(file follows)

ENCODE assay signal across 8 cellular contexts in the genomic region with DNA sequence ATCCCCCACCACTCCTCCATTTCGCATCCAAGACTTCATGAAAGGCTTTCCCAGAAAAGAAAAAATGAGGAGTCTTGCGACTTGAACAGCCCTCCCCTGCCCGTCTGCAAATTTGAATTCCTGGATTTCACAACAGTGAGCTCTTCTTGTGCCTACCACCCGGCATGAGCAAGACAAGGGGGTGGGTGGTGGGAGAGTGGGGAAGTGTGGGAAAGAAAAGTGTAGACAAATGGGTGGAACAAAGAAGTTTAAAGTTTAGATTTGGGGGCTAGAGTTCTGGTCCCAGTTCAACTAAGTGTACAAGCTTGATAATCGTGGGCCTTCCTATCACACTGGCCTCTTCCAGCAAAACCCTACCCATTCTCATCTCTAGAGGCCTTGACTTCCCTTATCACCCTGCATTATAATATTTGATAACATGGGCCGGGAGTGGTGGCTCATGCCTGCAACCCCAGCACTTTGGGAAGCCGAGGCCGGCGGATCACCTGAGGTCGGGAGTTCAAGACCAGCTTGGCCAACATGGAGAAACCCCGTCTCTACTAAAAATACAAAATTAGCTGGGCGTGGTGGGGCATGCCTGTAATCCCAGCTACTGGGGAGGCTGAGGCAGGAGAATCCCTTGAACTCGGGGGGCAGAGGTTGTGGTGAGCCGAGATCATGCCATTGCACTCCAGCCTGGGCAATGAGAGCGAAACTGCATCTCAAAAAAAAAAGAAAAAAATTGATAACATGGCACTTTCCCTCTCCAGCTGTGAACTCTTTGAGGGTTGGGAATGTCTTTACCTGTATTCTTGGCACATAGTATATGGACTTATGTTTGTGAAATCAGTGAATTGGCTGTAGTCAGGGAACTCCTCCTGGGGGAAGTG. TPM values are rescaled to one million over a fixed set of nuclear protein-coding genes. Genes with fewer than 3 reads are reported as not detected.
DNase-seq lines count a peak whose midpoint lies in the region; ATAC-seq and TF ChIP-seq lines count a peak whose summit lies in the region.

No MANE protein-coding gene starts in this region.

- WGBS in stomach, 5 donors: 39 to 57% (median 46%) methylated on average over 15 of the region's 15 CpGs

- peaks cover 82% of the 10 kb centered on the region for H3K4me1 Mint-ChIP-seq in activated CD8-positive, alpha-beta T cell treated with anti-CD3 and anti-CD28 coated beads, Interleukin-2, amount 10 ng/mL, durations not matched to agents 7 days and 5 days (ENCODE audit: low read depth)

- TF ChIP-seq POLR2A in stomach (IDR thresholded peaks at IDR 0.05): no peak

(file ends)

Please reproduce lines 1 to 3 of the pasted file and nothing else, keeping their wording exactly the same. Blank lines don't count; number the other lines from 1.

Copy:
ENCODE assay signal across 8 cellular contexts in the genomic region with DNA sequence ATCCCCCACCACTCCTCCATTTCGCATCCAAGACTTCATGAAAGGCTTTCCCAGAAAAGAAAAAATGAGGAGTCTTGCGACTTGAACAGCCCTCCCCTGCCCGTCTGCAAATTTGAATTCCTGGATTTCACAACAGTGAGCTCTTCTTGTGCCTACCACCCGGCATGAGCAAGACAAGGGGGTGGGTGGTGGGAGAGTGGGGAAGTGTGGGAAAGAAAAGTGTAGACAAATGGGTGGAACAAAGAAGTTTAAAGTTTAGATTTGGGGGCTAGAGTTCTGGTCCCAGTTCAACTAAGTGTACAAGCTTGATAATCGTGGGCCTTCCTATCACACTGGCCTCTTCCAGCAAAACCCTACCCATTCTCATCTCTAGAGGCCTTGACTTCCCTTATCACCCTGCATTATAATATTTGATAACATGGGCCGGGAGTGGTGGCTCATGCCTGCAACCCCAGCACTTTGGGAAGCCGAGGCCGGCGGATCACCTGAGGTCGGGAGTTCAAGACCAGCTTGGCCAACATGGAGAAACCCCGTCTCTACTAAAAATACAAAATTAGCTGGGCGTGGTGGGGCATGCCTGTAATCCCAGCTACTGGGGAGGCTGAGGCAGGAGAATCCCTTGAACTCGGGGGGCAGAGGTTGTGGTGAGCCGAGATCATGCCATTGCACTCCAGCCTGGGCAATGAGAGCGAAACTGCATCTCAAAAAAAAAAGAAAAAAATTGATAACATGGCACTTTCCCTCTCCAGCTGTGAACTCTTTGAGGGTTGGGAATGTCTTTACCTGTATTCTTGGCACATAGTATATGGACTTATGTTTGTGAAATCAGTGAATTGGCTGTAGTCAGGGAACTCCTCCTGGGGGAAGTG. TPM values are rescaled to one million over a fixed set of nuclear protein-coding genes. Genes with fewer than 3 reads are reported as not detected.
DNase-seq lines count a peak whose midpoint lies in the region; ATAC-seq and TF ChIP-seq lines count a peak whose summit lies in the region.

No MANE protein-coding gene starts in this region.